Thailand’s 10-year visa and property proposals ‘won’t appeal to many’

The Thai government hopes that the restricted rights of super-rich foreigners to own freehold land and property will reap a huge financial harvest.

The Thai government’s proposals to encourage a million super-rich foreigners to apply for long-term residency (LTR) are unlikely to hit the mark. That’s according to investment gurus such as Global Partners who say the much-vaunted right to own freehold property is narrow and unclear. International Properties points out that the advertised benefits fall far short of the citizenship offer that some competing countries offer under their CBI (Citizenship by Donation) programs.

Thailand’s Interior Ministry is keen to resurrect the measure (buried and unearthed several times in the past) to allow wealthy foreigners to own one rai (0.16 hectares) for residence if they invest at least 40 million baht. The idea is backed by the Federation of Thai Industries and others who see the measure as a boost to the sluggish economy through inward investment. But critics point out that the measure will be unpopular with the Thai electorate and will be too restrictive for shoppers. For example, if a foreigner buys a freehold property, they can then only resell it to a Thai national.

Prospective property buyers will need to be part of the long-term visa program, the other benefits of which are limited to temporary tax incentives, the freedom to report to immigration every 90 days and a semi-permanent work permit. -automatic if necessary. But Business Insider, on its website, points out that the Elite card already offers a multiple-entry visa for up to 20 years for a one-time lump sum that requires no ongoing investment. Also, Elite unlike LTR does not require any medical insurance. Elite does not have automatic work permits, but recent changes in immigration protocol mean that attending business meetings, working for short periods in Thailand and even some digital nomads appear to be exempt categories. or ignored.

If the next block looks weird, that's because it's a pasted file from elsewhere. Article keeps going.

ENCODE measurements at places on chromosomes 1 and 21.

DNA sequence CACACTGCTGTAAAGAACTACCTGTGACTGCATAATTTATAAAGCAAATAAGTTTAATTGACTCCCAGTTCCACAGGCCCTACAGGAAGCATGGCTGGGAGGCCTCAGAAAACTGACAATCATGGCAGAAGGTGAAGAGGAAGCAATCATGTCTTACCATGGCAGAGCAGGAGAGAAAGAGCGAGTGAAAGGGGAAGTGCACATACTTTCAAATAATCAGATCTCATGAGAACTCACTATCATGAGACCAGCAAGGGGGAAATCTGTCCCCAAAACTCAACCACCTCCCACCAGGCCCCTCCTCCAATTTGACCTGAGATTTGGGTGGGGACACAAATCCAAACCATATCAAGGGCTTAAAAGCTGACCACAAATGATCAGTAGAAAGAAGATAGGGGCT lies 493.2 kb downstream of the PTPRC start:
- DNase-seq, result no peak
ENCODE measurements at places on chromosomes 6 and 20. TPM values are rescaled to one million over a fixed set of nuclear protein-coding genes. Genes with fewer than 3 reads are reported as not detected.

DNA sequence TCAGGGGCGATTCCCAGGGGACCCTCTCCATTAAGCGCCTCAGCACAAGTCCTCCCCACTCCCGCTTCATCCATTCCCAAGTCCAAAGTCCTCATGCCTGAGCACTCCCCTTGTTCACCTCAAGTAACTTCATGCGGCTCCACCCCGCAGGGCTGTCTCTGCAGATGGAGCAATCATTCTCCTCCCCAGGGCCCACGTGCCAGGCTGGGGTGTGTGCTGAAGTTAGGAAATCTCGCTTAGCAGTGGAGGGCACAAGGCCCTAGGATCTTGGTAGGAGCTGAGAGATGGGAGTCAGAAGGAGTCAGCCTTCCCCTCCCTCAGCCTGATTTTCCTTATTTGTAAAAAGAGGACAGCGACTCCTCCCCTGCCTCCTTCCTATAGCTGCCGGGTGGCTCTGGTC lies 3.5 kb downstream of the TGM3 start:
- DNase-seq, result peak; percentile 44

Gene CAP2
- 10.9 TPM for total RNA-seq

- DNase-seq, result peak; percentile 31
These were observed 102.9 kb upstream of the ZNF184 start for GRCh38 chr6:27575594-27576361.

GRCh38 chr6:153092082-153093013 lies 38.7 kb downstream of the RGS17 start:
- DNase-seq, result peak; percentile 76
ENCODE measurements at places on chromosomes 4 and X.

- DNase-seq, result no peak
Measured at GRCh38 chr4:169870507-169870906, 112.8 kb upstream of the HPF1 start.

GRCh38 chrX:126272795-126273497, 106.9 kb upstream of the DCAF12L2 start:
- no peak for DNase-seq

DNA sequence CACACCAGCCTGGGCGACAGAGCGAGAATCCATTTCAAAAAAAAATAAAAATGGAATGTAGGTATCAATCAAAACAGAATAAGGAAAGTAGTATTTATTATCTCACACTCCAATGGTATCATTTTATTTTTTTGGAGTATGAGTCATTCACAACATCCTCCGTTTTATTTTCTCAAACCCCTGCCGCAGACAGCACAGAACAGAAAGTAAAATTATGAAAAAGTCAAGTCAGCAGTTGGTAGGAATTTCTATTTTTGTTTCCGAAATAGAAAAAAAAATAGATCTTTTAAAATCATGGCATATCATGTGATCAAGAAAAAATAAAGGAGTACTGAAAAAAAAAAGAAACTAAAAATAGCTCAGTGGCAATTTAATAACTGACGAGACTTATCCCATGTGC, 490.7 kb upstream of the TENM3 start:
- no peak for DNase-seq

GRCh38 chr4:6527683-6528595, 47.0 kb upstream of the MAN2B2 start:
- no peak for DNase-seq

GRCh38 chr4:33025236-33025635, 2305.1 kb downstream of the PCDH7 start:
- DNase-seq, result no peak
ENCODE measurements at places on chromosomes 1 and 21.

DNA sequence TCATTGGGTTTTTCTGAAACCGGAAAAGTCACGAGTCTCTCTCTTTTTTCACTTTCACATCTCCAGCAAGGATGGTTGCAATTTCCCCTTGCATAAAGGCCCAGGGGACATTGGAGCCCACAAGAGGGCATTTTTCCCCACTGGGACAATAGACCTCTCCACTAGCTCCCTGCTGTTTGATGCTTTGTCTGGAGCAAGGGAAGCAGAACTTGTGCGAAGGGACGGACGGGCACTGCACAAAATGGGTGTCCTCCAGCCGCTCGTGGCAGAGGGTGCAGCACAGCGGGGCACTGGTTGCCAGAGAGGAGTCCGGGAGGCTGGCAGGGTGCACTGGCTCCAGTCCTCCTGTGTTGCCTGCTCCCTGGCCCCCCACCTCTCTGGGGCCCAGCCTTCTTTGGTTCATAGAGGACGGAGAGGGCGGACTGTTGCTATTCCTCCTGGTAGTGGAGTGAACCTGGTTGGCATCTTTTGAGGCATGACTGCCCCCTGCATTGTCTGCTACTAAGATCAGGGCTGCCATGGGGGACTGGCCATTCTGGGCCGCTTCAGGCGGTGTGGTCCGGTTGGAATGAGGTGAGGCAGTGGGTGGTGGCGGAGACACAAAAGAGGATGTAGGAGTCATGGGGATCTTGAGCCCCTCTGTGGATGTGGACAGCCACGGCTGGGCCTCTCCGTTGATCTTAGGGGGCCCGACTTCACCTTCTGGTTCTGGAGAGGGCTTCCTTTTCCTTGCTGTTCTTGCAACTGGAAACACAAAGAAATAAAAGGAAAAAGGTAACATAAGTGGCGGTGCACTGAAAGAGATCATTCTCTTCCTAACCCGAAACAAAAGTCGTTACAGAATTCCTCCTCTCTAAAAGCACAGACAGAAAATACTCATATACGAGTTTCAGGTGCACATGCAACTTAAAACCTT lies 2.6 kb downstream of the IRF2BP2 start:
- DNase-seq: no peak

International investment firms seem to agree that the best way to attract the super-rich is to offer them a second passport. Business Insider lists 23 countries where a cash donation or investment, between $100,000 and $3 million, can buy citizenship immediately or after entry. Such a proposal would be ridiculed if proposed in Thailand where there is enormous sensitivity about foreigners “taking over” the country. Nonetheless, it’s the way to attract the high-value visitor we hear so much about these days.

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